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Putting Geopolitical Competition on Display: Sierra Leonian President Visits China

President Xi Jinping shakes hands with visiting Sierra Leonean President Julius Maada Bio during their meeting at the Great Hall of the People in Beijing on February 28, 2024. Image via Xinhua

By Lucas Engel

On Saturday, March 2, 2024, Julius Maada Bio, the President of Sierra Leone, returned from China, marking the end of the year’s first visit to China by an African head of state.

For his efforts, Bio returned home with $6.95 million in economic and technical assistance, $2.78 million in loan cancellation, and 1,500 tons of food assistance. Chinese leader Xi Jinping also pledged to “encourage” Chinese investment in the West African nation.

While these amounts may seem low compared to the generous financial commitments that China was known to extend to visiting heads of state from the Global South in pre-pandemic years, a closer look at evolving China-Sierra Leone economic ties reveals more than may initially meet the eye. Indeed, these deals indicate that the West African nation is benefitting from geopolitical competition in a way that can no longer be measured by the solitary yardstick of loan commitments that originally established China as a major force in Africa.

Yet, much of the reporting on Bio’s visit has focused on the comparatively modest financial support the Sierra Leonian head of state was able to secure during his stay in Beijing. Observers have drawn parallels between the seemingly meager results of Bio’s efforts and the general decline in Chinese loans provided to African sovereign borrowers over the past few years. The lack of substantial pledges of support has been portrayed as a sign of China’s growing aversion to the risk associated with lending to struggling borrowers, as well as its domestic economic woes.

However, recent developments in China-Sierra Leone economic engagement indicate that geopolitical competition is delivering benefits that exceed China’s past approach of debt finance for infrastructure.

As Western democracies diversify trade away from China in an attempt to bolster their economic positions, China has countered by also decoupling from the West. Its efforts to reduce dependence on iron ore from Australia, which accounts for 61% of China’s iron ore imports, has led to an influx of investment in West African countries with rich deposits of the metal.

In the past two years alone in Sierra Leone, China Kingho Energy Group Co Ltd has invested at least $383 million in an iron ore processing plant and an upgrade of port and railway infrastructure that is used to export iron ore originating from its Tonkili mine, the second largest iron ore mine in Africa. In neighboring Guinea, a consortium including Rio Tinto and five Chinese firms is set to launch the development of m­­ining operations at Simandou, the world’s largest undeveloped iron ore deposit. Disagreements over who would fund the deep-water port and 552-kilometer railway that are needed to evacuate iron ore from the remote Simandou mountains stalled the project for decades. Chinese companies’ recent efforts to mobilize funding, including China Baowu Steel Group Corp Ltd’s $1.4 billion bond issuance last year, were a major factor in moving the project toward implementation.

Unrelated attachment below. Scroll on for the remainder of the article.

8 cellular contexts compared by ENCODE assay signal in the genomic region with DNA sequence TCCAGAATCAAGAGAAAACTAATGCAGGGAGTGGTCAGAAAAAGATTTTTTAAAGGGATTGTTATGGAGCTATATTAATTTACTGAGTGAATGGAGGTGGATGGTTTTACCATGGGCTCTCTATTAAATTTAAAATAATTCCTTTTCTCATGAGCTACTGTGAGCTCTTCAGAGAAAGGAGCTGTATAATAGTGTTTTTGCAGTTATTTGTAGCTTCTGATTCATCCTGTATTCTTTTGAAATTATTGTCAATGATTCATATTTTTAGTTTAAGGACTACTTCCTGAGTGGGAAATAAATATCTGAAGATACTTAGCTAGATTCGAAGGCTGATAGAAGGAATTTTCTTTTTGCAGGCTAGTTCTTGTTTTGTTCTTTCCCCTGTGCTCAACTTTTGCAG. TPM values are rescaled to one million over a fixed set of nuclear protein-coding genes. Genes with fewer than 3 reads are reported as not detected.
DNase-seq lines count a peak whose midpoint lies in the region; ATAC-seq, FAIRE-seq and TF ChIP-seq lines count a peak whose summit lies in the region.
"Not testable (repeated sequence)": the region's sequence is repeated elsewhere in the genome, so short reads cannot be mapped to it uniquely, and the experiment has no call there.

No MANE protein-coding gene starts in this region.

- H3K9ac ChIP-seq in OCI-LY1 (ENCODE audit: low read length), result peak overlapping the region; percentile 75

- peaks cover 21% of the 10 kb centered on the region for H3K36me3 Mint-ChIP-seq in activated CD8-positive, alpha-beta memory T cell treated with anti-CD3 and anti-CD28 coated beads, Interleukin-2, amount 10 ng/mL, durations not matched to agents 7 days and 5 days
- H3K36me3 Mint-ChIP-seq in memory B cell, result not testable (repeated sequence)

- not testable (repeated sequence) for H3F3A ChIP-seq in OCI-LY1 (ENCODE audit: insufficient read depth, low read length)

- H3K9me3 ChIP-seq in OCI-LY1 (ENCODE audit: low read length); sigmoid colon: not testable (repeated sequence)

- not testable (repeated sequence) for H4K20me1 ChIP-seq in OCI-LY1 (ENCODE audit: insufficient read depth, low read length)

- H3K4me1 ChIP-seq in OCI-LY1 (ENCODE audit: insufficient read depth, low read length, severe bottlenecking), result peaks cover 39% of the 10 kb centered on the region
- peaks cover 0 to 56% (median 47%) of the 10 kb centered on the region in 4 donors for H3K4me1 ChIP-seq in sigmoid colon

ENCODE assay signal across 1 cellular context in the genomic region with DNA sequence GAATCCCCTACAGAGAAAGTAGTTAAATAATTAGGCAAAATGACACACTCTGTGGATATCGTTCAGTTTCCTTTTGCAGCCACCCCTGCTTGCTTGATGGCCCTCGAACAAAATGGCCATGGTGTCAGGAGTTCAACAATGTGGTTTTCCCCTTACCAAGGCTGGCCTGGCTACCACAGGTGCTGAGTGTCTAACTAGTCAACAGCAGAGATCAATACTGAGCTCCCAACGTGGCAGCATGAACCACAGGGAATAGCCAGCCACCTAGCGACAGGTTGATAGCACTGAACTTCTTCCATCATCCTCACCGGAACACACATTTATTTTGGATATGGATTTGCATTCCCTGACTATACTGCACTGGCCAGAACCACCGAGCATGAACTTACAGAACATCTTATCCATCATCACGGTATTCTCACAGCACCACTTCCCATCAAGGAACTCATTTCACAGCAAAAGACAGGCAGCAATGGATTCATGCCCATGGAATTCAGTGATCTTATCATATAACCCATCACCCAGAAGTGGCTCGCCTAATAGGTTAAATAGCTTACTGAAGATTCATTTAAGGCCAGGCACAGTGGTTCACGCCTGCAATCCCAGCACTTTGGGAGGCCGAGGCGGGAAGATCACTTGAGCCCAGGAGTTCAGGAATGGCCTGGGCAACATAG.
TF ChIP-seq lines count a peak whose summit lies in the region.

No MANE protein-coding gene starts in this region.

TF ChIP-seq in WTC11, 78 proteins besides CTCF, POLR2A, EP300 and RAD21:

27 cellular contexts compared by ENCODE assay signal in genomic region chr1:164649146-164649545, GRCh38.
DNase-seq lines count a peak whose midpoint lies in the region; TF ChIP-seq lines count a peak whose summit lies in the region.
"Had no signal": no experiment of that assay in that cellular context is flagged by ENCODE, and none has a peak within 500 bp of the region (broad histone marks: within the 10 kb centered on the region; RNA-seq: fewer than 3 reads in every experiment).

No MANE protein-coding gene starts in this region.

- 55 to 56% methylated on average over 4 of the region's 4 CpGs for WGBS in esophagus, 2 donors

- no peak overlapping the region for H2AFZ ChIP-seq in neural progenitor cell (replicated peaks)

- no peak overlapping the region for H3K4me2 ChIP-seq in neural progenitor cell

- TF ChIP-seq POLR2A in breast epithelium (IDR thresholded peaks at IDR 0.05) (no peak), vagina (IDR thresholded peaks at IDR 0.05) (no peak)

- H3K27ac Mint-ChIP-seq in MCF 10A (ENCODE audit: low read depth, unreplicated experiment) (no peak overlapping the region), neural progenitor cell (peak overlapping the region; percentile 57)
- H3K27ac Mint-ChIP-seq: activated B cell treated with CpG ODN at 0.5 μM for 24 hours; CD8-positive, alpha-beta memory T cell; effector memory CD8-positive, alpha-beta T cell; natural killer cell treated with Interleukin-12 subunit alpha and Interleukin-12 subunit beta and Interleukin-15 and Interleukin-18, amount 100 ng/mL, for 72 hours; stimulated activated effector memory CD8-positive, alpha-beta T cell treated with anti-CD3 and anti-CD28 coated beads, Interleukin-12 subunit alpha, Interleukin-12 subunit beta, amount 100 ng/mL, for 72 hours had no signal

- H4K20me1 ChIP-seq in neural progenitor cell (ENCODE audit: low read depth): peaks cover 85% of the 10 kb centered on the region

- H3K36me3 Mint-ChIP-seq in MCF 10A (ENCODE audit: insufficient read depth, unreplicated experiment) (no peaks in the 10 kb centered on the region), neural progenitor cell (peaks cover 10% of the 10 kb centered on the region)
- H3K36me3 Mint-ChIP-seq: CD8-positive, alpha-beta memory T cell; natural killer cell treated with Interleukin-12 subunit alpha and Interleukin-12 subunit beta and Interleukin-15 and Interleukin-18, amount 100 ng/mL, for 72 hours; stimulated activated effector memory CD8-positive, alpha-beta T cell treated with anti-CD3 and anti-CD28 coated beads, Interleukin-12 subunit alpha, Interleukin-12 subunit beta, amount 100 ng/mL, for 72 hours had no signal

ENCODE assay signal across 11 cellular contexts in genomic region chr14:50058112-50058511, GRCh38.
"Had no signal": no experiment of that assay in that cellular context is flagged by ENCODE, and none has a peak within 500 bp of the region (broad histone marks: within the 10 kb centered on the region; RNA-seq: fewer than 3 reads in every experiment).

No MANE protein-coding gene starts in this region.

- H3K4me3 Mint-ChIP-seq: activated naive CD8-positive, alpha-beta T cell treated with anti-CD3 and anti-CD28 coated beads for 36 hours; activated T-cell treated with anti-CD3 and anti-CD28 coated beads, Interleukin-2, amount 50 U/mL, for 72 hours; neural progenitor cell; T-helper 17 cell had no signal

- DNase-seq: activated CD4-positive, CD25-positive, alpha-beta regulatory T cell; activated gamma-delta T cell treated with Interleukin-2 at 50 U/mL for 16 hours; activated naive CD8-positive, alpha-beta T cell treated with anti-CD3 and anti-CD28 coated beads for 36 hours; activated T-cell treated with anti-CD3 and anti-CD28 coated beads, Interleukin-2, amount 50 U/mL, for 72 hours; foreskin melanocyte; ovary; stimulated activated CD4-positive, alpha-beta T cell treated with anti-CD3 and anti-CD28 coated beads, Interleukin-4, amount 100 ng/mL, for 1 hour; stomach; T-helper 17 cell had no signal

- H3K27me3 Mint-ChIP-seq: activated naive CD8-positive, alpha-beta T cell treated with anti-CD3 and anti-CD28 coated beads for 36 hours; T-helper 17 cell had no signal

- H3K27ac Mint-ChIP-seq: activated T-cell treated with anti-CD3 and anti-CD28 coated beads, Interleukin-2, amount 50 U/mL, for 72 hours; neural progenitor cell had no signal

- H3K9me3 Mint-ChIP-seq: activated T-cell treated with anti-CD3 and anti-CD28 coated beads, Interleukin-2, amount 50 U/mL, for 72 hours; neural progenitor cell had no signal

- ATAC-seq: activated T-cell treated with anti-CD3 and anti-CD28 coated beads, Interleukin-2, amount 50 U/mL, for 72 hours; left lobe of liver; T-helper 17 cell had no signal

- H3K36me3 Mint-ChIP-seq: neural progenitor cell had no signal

The eagerness with which Chinese mining companies are pouring money into iron ore projects in West Africa suggests that Xi’s pledge to “encourage” Chinese investment in Sierra Leone may be more than rhetoric. In fact, China recently sought to cultivate the impression that it is boosting outward direct investment even as loan commitments decline. Although this narrative is underpinned solely by Chinese government statistics and has not been confirmed through other data sources, Chinese commercial activities in West Africa indicate that countries that offer China an advantage in geopolitical competition could be transitioning from borrower to investment partner.

For countries like Sierra Leone that find themselves at high risk of debt distress, this transition is a welcome opportunity to boost growth without increasing debt burdens.

Nevertheless, the benefits associated with investment partnerships do not arise automatically. Just as Western democracies and China seek diversification in their economic partnerships, African countries must forge strong economic ties without increasing their reliance on a single partner. In Sierra Leone, local media have raised concerns that Kingho’s lease on the Pepel Port and railway, which serves a number of mining operations besides Kingho’s own Tonkili mine, is distorting competition and preventing Sierra Leone from reaping the full rewards of its resource wealth.

The Democratic Republic of Congo (DRC) presents a more positive example in this regard. The recent renegotiation of the Sino-Congolese Sicomines agreement leveraged growing interest in the DRC’s strategically valuable cobalt reserves to improve the terms of an agreement that was signed when the DRC faced considerable challenges accessing international capital markets and found itself accepting less advantageous conditions in order to attract partners.

Geopolitical competition has been hailed as an opportunity for Global South countries to strike better deals by playing one side against the other. Their success in this game depends on keeping as many players on the board as possible.

Lucas Engel a Data Analyst with the Global China Initiative at the Boston University Global Development Policy Center.

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